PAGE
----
The Pentagon is Looking for Garbage Collectors in Space


17th Feb'22
The Pentagon is Looking for Garbage Collectors in Space | OpenGrowth

Humans have destroyed the earth with their activities, and now are destroying space. What are you thinking? Pollution in Space? Yes!  According to research, “More than 27,000 pieces of space junk are tracked in space by the Department of Defense’s global Space Surveillance Network.” This rise in junk could be a potential danger to all human spaceflights and robotic missions. 

Someone has to take the initiative. But who? You read it in the headline. Yes, The Pentagon. Now the Pentagon has taken the initiative to clean up the space. Obviously!Not all of it. But at least the polluted region in low earth orbit. Are you thinking, how? To learn more, we need to dive into the topic. So, are you ready? Of course, you are! That’s the reason you are here. Why am I even asking? Let’s go!


What is Space Junk?

Space junk or space debris are pieces of machinery or debris left by humans in space. Since the 1950s, we have launched several rockets and satellites into orbit. “Junk” refers to the dead satellites or the paint chips from the rockets. 


Where Does Space Junk Come From?

As long as humans are launching objects into orbit, space junk is unavoidable. Many things create junk in space, like cameras, astronaut gloves, a spatula, lost tool bags, space balloons, rocket explosions, etc.


Space Junck


What is the issue?

The junk deposited in space is a serious risk to the satellites used by the Pentagon and intelligence agencies. Cleaning space is not as easy as cleaning roads and oceans. As objects travel incredibly fast, at a  speed of 17,500 mph, or about miles a second, making them violent and difficult to grab. 

Moreover, launching a spacecraft capable of flying up to a piece of space junk, grabbing it, and dragging it out of orbit so that it burns up in the atmosphere is expensive.


The Pentagon’s Orbital Prime 

Considering the danger and the problem, the Pentagon has launched a program called ” Orbital Prime”, under the US Space Force, that would give companies seed money to develop the technology that is needed to clean space.

In round one of the program, the companies will receive $250,000 in rewards and in the second round of the funding, they will receive awards of up to $1.5 million.

The Deputy Space Force Commander, Gen. David Thompson, said, “The Pentagon is tracking 40,000 fist-sized or larger objects in orbit. But there are at least ten times as many smaller objects that the Pentagon cannot track reliably.”

“This debris and associated congestion threaten the longer-term sustainability of the space industry.” This calls for action! He added.


The Contributor to Orbital Prime 

Astroscale is one of the companies that look to participate in the Space Force’s Orbital Prime program. The company is developing a spacecraft that it hopes will be able to meet a falling object in space, simulate its rotation, and then grab it like a magnet. 

Astroscale’s spokesperson, said in a statement, “ Missions are not easy. On a test this week, the company ran into a problem. His spacecraft successfully released the object into space, but there was a problem or anomaly when he tried to head towards it. For the safety of the mission, we have decided not to attempt a capture until the anomalies are resolved.”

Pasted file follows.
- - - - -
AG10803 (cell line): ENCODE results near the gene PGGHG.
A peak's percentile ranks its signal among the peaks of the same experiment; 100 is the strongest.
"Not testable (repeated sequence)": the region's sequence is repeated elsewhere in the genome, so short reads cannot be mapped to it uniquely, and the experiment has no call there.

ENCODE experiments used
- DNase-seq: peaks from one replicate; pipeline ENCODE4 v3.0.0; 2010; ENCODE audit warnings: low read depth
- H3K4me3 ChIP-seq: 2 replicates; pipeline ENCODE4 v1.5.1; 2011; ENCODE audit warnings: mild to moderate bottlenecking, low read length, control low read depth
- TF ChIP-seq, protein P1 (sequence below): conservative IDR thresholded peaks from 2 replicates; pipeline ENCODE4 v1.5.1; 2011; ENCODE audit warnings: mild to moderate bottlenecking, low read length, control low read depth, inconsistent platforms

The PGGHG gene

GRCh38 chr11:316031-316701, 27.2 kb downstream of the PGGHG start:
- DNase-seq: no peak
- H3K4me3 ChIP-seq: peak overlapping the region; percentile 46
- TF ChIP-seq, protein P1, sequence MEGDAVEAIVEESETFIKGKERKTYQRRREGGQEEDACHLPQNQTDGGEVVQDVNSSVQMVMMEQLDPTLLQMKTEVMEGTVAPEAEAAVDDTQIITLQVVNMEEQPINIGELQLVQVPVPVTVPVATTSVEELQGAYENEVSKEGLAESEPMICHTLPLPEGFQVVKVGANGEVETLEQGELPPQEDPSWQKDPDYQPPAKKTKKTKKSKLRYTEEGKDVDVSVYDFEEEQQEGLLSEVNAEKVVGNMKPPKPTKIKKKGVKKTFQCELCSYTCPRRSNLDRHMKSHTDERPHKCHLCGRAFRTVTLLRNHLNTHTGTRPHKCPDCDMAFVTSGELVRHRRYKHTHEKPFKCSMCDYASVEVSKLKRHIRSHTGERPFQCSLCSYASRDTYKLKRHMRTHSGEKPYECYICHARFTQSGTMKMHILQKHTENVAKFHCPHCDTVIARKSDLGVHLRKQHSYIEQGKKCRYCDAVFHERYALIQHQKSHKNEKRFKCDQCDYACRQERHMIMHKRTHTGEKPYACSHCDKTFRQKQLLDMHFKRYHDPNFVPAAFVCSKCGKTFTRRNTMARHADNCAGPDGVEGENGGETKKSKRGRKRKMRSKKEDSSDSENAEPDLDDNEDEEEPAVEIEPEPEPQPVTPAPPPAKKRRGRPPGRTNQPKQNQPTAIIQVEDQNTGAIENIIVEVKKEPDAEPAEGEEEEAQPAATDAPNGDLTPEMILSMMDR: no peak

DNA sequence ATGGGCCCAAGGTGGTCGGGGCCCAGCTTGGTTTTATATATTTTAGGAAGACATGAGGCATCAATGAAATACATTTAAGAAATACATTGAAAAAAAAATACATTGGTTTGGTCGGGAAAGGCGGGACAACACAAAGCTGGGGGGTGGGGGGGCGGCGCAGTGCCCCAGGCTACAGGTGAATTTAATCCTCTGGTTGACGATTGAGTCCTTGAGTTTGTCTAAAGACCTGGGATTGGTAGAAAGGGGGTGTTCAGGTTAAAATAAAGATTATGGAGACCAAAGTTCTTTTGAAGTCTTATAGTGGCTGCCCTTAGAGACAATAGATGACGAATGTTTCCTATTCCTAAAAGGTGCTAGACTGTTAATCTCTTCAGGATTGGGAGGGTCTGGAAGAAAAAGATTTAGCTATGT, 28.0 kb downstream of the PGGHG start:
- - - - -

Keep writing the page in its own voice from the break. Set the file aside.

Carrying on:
The managing director of Astroscale also said,” We want the space economy to grow. We encourage this. And we want to make sure we are doing this for the long term and that the environment exists for future generations.”

James Lowenthal, a professor of astronomy at Smith College in Michigan, said, “Just as we rely on the government to protect the air we breathe and the water we drink, we must rely on the government to resource and the global legacy of low Earth orbit.”


The ClearSpace Mission 

The UK and Europe have also started space cleanup work. The Swiss company ClearSpace has contracted with the European Space Agency to remove large pieces of junk and debris. Using a spacecraft with large arms that will grab the debris like a venus flytrap can solve the problem. 

Luc Piguet, co-founder, and CEO of ClearSpace said, “That’s why we are here” because we believe change is possible. And we think we can build a space industry that operates on a different model, where maintenance will be a regular part.

The other experts say the effort will grow and involve international cooperation because most of the junk was generated by the US, Russia, and China. If governments do not come together soon, things will collapse and lead to further pollution of space. 

James Lowenthal, a professor of astronomy at Smith College in Michigan, said, “Just as we rely on the government to protect the air we breathe and the water we drink, we must rely on the government to resource and the global legacy of low Earth orbit.”


Pentagon is looking for Garbage collector



Space junk or debris seems a great problem for coming generations for their space startups and missions. This is a more severe problem than it seems as it can badly affect satellites, astronauts, and space missions. It could be a problem for companies like SpaceX and Amazon, which are planning to launch thousands of satellites to achieve global satellite internet coverage. 

Therefore, the problem can only be solved when not one or two but every country participates with their specialization and tries to clean the debris from space. 

We at OpenGrowth, are committed to keeping you updated with the best content on the latest trendy topics from any major field. Also, both your feedback and suggestions are valuable to us. So, do share them in the comment section below.

An explorer who takes risks and learns from her mistakes. An aspirational content writer, studying social work. Kajal loves trying her hands in different crafts.


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